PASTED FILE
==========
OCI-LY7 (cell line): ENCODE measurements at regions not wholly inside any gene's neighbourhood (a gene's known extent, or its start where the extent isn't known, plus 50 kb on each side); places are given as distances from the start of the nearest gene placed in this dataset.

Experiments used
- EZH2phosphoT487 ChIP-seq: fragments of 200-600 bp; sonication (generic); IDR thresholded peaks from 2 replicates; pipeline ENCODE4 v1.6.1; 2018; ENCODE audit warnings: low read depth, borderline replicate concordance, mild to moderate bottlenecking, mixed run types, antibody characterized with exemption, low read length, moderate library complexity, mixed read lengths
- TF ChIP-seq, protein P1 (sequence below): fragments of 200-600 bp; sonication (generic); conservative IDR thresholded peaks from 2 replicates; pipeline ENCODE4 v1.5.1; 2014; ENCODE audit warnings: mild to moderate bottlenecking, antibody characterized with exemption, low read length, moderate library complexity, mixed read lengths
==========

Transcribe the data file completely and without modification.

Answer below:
OCI-LY7 (cell line): ENCODE measurements at regions not wholly inside any gene's neighbourhood (a gene's known extent, or its start where the extent isn't known, plus 50 kb on each side); places are given as distances from the start of the nearest gene placed in this dataset.

Experiments used
- EZH2phosphoT487 ChIP-seq: fragments of 200-600 bp; sonication (generic); IDR thresholded peaks from 2 replicates; pipeline ENCODE4 v1.6.1; 2018; ENCODE audit warnings: low read depth, borderline replicate concordance, mild to moderate bottlenecking, mixed run types, antibody characterized with exemption, low read length, moderate library complexity, mixed read lengths
- TF ChIP-seq, protein P1 (sequence below): fragments of 200-600 bp; sonication (generic); conservative IDR thresholded peaks from 2 replicates; pipeline ENCODE4 v1.5.1; 2014; ENCODE audit warnings: mild to moderate bottlenecking, antibody characterized with exemption, low read length, moderate library complexity, mixed read lengths